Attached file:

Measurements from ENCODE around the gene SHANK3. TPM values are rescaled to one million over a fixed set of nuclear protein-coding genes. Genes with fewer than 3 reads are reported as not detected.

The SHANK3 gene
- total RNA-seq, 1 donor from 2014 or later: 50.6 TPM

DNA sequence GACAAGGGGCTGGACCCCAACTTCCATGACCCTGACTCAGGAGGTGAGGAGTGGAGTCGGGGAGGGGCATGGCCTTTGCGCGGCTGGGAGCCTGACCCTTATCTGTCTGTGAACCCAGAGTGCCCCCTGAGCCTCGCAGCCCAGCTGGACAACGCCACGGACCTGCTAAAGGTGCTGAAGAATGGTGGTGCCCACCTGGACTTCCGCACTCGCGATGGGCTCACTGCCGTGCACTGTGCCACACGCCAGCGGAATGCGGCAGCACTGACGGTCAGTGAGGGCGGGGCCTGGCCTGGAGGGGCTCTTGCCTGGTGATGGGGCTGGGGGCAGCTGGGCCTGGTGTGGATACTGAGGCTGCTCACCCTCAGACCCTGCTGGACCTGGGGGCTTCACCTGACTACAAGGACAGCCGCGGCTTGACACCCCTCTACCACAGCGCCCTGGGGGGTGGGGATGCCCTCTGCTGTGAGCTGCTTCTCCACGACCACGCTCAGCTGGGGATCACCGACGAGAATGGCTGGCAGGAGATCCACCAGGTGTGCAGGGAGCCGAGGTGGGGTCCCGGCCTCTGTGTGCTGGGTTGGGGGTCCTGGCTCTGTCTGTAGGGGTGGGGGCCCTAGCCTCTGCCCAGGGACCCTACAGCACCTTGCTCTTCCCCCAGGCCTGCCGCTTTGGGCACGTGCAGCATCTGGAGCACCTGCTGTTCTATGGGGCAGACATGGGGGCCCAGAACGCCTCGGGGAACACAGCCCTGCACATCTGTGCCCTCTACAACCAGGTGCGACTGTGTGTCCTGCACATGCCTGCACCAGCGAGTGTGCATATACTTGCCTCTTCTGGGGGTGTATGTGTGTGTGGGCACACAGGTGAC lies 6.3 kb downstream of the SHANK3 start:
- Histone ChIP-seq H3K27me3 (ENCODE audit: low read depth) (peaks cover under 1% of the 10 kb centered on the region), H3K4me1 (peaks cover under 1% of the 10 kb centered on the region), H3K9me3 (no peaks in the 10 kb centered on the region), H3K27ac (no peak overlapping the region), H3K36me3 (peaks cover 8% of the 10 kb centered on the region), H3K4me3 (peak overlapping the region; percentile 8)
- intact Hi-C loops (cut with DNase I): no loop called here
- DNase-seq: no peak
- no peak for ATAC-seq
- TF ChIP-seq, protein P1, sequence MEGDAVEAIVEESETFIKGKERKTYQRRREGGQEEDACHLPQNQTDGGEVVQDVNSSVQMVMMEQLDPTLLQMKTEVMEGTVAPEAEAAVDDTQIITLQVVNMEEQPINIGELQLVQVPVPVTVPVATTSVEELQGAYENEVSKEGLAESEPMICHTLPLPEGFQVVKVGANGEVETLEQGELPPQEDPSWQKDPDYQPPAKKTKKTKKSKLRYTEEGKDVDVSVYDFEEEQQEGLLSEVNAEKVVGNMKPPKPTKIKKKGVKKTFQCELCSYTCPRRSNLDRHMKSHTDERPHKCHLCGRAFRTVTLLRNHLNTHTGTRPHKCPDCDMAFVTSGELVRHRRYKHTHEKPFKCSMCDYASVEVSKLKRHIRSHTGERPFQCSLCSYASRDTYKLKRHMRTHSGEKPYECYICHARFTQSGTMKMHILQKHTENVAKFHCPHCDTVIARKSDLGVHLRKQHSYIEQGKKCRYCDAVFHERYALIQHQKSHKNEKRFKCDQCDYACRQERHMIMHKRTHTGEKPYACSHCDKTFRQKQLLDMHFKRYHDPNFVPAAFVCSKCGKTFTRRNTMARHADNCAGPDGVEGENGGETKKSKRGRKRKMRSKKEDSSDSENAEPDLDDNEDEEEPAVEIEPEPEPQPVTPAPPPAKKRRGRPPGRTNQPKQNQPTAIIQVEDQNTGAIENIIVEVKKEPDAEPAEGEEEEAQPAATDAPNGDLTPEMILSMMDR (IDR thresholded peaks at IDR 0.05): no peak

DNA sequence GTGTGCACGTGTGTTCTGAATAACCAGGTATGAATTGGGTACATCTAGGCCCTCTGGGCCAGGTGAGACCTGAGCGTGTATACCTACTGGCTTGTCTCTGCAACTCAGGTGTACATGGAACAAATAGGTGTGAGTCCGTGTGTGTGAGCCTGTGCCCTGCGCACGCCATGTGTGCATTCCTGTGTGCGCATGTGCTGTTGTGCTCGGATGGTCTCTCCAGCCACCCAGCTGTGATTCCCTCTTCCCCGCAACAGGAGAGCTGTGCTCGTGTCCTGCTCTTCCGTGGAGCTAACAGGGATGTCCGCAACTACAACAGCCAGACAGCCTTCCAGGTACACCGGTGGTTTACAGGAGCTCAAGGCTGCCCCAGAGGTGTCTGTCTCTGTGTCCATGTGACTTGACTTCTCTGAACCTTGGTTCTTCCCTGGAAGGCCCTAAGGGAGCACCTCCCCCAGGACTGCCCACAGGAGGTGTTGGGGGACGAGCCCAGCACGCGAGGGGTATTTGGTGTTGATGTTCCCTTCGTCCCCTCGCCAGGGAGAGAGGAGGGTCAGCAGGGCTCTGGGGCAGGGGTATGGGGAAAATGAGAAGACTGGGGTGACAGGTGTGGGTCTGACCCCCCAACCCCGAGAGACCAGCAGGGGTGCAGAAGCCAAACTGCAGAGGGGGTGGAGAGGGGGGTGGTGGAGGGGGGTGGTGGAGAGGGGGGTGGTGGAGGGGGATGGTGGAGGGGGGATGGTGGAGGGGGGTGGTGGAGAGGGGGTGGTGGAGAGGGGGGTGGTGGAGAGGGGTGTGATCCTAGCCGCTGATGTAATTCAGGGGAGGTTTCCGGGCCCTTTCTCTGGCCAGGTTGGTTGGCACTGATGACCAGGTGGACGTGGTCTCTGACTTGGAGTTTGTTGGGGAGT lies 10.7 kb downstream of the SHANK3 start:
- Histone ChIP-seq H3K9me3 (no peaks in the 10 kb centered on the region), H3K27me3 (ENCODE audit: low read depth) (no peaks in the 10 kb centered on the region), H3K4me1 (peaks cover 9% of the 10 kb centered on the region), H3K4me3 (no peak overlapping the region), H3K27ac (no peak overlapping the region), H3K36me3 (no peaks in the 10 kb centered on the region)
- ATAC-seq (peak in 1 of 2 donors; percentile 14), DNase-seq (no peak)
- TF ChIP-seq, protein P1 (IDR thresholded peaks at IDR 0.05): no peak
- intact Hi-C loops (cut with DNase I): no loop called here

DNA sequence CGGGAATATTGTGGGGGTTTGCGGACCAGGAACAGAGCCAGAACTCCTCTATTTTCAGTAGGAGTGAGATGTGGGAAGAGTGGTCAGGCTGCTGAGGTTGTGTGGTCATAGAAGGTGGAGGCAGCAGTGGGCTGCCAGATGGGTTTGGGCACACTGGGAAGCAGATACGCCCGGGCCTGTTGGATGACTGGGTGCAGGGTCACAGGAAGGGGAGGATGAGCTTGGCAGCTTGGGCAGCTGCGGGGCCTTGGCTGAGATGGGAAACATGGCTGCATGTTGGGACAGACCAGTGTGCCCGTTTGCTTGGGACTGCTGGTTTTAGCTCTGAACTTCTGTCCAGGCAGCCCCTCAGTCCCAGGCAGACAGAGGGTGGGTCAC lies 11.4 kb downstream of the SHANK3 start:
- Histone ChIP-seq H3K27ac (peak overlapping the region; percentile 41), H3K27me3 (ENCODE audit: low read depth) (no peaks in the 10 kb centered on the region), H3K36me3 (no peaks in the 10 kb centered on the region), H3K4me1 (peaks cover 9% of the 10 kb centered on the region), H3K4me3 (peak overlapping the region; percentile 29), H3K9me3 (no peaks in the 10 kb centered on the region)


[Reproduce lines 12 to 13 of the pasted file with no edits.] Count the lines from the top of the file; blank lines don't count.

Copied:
- ATAC-seq (peak in 1 of 2 donors; percentile 14), DNase-seq (no peak)
- TF ChIP-seq, protein P1 (IDR thresholded peaks at IDR 0.05): no peak